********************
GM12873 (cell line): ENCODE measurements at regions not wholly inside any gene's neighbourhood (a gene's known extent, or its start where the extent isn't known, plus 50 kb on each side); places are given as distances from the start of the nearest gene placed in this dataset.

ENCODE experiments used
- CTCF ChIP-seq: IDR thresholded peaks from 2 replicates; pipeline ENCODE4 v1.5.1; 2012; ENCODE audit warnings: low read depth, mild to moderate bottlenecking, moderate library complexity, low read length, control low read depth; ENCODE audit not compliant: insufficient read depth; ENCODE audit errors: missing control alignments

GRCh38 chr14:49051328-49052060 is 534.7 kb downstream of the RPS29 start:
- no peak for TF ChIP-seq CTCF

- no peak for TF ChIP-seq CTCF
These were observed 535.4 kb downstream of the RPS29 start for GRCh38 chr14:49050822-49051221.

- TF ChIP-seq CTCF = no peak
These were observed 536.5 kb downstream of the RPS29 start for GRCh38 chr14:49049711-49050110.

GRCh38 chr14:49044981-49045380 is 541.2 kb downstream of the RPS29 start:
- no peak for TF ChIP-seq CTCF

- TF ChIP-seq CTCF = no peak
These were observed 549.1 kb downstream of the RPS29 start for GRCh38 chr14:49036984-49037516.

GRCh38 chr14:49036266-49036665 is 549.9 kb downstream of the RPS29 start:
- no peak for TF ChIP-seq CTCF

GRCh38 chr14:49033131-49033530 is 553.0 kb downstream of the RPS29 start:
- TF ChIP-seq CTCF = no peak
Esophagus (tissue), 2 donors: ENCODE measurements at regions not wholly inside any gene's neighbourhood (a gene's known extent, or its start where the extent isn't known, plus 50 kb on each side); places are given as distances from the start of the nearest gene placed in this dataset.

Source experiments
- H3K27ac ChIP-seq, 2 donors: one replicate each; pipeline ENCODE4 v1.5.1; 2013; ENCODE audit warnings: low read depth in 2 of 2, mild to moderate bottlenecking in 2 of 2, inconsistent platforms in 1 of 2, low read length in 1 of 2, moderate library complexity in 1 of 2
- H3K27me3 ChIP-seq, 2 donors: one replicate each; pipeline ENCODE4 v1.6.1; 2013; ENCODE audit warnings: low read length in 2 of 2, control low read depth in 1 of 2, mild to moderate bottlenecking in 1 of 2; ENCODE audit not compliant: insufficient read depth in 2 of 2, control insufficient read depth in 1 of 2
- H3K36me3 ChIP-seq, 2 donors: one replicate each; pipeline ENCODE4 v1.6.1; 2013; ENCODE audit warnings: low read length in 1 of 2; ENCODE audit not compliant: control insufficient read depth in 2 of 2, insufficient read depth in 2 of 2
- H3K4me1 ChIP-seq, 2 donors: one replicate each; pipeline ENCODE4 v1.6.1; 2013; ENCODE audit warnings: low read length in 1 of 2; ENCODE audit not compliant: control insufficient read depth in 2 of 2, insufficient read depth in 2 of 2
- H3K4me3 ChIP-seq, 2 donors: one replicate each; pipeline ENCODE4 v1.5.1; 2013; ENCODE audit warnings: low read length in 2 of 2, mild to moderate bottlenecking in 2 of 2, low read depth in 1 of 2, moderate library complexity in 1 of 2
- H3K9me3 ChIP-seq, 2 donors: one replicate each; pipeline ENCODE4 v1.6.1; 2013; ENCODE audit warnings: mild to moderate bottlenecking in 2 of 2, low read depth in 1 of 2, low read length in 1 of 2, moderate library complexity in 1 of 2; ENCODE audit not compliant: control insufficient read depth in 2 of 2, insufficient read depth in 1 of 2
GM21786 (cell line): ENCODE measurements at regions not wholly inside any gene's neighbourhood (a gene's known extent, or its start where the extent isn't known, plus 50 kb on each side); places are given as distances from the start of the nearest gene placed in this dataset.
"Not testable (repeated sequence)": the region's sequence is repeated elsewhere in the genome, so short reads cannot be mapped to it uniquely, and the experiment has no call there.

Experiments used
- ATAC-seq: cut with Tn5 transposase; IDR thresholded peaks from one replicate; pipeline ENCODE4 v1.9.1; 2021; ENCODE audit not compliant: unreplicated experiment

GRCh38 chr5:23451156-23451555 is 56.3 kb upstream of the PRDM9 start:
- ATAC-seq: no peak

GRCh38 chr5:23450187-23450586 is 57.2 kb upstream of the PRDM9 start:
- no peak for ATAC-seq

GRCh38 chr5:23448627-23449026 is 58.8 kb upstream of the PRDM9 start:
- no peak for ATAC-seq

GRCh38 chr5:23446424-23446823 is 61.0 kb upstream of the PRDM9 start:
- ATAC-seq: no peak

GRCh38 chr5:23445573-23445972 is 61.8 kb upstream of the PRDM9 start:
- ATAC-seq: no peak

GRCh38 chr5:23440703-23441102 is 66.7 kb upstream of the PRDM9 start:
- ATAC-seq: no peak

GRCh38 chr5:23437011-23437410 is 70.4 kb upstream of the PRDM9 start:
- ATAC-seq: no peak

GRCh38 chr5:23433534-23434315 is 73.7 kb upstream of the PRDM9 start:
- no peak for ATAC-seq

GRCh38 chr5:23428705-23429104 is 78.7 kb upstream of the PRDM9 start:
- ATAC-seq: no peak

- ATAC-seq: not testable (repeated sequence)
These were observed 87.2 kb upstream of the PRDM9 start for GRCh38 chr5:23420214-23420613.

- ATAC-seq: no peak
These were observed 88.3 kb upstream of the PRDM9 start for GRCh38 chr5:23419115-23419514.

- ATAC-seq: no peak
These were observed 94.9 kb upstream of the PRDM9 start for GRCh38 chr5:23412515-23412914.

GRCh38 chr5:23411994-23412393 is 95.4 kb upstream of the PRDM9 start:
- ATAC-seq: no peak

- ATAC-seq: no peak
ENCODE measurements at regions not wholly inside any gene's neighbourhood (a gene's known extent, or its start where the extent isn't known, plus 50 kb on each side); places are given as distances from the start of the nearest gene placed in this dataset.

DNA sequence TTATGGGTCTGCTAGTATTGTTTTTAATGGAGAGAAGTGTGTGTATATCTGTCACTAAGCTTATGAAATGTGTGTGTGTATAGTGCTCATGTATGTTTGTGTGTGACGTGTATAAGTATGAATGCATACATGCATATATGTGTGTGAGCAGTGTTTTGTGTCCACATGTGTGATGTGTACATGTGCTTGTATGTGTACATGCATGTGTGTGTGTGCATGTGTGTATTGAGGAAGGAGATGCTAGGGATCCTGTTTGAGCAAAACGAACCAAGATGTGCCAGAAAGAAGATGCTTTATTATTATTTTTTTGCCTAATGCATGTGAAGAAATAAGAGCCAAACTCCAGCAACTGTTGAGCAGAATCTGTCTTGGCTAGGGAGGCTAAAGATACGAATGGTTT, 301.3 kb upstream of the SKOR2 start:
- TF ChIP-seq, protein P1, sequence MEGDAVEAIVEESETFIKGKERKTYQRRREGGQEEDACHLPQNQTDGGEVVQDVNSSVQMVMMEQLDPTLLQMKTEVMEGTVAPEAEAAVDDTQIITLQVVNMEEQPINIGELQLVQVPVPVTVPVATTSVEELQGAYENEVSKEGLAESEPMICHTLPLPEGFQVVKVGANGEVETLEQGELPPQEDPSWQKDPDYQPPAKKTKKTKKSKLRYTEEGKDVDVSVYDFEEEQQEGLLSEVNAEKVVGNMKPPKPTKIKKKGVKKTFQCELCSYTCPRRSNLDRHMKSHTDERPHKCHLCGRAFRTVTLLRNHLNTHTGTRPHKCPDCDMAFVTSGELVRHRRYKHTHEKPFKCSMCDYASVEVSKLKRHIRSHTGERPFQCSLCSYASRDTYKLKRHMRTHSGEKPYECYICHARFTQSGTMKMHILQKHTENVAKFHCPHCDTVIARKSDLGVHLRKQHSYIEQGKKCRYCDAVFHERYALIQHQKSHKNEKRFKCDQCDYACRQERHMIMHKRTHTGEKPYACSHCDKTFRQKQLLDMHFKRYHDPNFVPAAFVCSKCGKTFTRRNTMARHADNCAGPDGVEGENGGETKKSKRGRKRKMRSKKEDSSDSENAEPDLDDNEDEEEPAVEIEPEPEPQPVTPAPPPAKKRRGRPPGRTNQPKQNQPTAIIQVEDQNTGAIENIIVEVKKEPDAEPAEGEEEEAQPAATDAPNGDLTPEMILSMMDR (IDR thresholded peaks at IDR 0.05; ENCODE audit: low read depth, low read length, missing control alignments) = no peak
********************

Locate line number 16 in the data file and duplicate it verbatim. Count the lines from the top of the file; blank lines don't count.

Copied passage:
GRCh38 chr14:49033131-49033530 is 553.0 kb downstream of the RPS29 start: